Researchers at the University of Texas say that physical examination gives two distinct signs that signal heart failure. Generally the power of the simple physical examination is forgotten by many. But doctors at the Heart Failure Research Unit at the University of Texas now reveal that two signs in a physical exam are highly relevant to heart failure.
In a healthy adult, only two heart sounds ('lub-dub') are detected; a third heart sound, known as 'gallop', is found to indicate a malfunctioning heart. A second significant sign is elevated jugular venous pressure - by observing pulsations in the jugular vein in the neck. Increased pressure may indicate that the patient with heart failure is retaining excess fluid.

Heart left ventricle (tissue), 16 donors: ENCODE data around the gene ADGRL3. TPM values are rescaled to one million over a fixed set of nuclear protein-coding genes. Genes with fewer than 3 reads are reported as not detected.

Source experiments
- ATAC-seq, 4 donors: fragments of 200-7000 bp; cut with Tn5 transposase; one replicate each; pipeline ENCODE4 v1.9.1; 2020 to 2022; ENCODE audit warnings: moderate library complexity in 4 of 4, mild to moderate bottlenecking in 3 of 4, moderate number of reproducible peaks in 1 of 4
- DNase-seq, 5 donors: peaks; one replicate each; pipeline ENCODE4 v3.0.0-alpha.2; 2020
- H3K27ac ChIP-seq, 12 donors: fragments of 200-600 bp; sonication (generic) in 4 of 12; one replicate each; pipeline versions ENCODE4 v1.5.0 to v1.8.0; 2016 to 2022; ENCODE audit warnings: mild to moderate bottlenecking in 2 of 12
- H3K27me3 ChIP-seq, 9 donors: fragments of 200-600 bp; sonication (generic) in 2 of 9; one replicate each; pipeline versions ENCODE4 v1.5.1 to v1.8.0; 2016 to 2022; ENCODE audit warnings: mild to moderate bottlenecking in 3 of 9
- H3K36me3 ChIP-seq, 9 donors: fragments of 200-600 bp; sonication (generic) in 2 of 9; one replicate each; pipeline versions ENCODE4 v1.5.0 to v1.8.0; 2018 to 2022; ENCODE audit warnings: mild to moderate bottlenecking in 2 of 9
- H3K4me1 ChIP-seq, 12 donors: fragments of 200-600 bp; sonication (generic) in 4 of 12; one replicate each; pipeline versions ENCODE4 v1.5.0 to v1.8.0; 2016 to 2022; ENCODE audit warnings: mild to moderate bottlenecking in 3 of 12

These new findings should direct physicians' attention towards simple measures that can detect those patients most at risk. In this study, these two signs heralded an increased risk of death from heart failure.